June 14. 2024. 1:59

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G7 to back EU line on frozen Russian assets, Italy says

Finance ministers from the Group of Seven major democracies meeting in Italy next week will back a European Union plan to use the income from frozen Russian assets to help Ukraine’s war effort, an Italian Treasury official said on Thursday (16 May).

Italy, which holds the rotating presidency of the G7, will also try to revive an international deal on how to share taxing rights on large corporations which the United States is struggling to ratify in Congress, the official, who declined to be identified by name, told a media briefing.

The G7 froze around $300 billion worth of financial assets soon after Moscow’s attack on its neighbour in February 2022. Since then, the European Union and other G7 countries have debated whether and how to use the funds to help Ukraine.

The G7 comprises the United States, Japan, Germany, France, Britain, Italy and Canada.

The United States has proposed seizing the assets in their entirety, but Europe has balked, citing risks to the euro and legal repercussions.

The G7 will support the EU’s line to use the extraordinary revenues from the frozen Russian assets to the benefit of Ukraine, the official said ahead of the meeting in Stresa, northern Italy, on 24-25 May.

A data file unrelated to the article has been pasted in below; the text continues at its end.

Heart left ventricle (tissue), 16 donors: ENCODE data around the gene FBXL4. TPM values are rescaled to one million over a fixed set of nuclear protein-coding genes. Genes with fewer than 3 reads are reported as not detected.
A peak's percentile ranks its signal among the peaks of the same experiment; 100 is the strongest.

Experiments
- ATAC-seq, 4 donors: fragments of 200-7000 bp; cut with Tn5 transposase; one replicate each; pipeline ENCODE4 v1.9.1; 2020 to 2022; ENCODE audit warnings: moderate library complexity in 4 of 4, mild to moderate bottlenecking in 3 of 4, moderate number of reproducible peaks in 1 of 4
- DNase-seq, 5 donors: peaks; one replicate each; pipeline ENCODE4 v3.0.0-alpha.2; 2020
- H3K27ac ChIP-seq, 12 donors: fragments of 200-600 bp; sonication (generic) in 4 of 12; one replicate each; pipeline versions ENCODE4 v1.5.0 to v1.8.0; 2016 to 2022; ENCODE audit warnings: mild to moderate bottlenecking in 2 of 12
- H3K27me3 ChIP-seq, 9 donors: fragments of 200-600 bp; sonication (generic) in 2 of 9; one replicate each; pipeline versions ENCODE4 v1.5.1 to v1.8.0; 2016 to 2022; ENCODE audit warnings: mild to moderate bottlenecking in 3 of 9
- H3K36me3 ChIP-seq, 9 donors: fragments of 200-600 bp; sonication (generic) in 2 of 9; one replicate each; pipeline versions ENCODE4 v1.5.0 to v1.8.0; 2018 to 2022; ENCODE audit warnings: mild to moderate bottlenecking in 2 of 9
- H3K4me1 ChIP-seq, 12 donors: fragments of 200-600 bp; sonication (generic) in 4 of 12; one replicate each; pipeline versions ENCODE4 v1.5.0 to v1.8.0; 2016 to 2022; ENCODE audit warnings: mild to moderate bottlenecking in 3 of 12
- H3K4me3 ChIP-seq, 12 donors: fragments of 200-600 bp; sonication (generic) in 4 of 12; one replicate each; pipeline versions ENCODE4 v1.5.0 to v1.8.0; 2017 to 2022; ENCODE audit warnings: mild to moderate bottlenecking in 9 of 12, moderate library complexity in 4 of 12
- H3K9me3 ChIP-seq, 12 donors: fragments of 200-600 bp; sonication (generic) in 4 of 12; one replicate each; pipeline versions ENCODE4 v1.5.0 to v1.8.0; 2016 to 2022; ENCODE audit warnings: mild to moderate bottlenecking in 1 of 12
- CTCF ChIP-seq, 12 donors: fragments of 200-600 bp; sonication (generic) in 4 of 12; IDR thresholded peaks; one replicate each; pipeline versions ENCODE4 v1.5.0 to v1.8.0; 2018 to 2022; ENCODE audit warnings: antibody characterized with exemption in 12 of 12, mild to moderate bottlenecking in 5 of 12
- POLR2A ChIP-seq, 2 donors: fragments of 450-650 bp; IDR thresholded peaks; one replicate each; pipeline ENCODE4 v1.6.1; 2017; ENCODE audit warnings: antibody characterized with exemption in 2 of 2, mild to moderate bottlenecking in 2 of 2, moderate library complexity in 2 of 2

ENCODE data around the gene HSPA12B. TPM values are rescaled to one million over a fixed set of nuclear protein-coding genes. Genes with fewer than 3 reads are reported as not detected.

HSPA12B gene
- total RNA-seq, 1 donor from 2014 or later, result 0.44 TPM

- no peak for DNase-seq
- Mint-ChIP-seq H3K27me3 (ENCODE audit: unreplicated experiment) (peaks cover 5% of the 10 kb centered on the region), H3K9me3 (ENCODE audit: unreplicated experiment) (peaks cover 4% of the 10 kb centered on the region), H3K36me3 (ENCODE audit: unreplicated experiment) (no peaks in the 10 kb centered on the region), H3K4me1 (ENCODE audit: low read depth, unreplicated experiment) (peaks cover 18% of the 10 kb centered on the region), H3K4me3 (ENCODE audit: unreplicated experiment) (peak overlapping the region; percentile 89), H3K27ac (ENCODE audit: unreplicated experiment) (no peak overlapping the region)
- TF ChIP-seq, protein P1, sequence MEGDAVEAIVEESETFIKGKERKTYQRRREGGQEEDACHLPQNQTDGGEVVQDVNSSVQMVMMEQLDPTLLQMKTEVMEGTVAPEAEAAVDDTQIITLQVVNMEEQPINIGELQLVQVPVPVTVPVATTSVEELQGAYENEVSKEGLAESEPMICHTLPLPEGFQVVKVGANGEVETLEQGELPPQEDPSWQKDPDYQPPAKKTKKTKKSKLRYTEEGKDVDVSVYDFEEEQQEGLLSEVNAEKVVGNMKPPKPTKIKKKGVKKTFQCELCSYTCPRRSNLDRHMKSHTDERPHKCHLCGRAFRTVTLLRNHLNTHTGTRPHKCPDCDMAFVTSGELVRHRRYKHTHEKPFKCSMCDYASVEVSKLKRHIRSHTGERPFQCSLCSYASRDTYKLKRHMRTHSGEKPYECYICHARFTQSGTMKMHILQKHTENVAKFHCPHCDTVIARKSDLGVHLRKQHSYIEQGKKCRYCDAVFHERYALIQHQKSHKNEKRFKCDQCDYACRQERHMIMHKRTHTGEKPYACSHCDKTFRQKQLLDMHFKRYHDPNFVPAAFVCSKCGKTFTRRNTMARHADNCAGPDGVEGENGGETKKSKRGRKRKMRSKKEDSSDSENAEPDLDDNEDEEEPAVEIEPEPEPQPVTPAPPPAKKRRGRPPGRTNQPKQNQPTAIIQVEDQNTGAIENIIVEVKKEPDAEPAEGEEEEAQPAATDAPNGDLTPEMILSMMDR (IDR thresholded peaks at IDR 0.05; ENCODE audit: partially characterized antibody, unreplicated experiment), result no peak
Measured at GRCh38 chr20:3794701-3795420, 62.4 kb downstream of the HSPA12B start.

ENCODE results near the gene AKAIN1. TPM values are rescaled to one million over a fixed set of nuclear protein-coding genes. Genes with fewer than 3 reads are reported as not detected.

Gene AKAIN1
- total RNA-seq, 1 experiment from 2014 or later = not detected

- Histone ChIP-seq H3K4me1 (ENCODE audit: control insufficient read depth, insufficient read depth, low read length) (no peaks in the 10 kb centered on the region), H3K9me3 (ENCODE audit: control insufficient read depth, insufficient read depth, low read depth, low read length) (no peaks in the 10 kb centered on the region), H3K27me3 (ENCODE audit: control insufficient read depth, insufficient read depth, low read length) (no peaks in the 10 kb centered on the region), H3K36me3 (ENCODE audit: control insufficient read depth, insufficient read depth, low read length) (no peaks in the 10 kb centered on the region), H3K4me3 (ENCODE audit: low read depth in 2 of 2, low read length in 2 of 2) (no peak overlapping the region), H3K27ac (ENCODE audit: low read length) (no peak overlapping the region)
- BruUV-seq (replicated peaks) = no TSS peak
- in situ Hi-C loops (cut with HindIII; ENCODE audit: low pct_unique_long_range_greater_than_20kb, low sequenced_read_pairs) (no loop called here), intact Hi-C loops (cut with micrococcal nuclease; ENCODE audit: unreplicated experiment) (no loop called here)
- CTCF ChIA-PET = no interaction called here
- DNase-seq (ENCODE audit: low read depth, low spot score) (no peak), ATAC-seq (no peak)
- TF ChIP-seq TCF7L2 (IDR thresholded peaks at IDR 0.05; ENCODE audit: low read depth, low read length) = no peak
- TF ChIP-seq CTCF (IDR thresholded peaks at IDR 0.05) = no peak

The talks are focused on using income from the assets, not the assets themselves, the official said, adding that any decision must have the backing of the EU and a “solid legal basis.”

In the face of European resistance, Washington has more recently proposed using the assets as collateral to provide loans for Ukraine.

The Italian official said the finance chiefs will do the groundwork aimed at enabling G7 heads of government to reach a final decision at a summit in the southern Italian region of Puglia, in June.

Trade relations with China will also be discussed in Stresa, after the United States this week unveiled steep tariff hikes on a raft of Chinese imports, though the issue is not on the formal agenda of the meeting, the official said.

Italy has reservations about the use of tariffs because of their disruptive impact on world trade.

With a trade truce over digital services taxes between the US and several European countries set to expire in June, Italy will promote last-ditch talks to prevent the failure of plans for a global minimum tax on multinationals.

The first pillar of that agreement aims to reallocate to the countries where companies do business the rights to tax about $200 billion in corporate profits.

The official said the negotiations have made no progress ahead of next week’s meeting.

Read more with Euractiv

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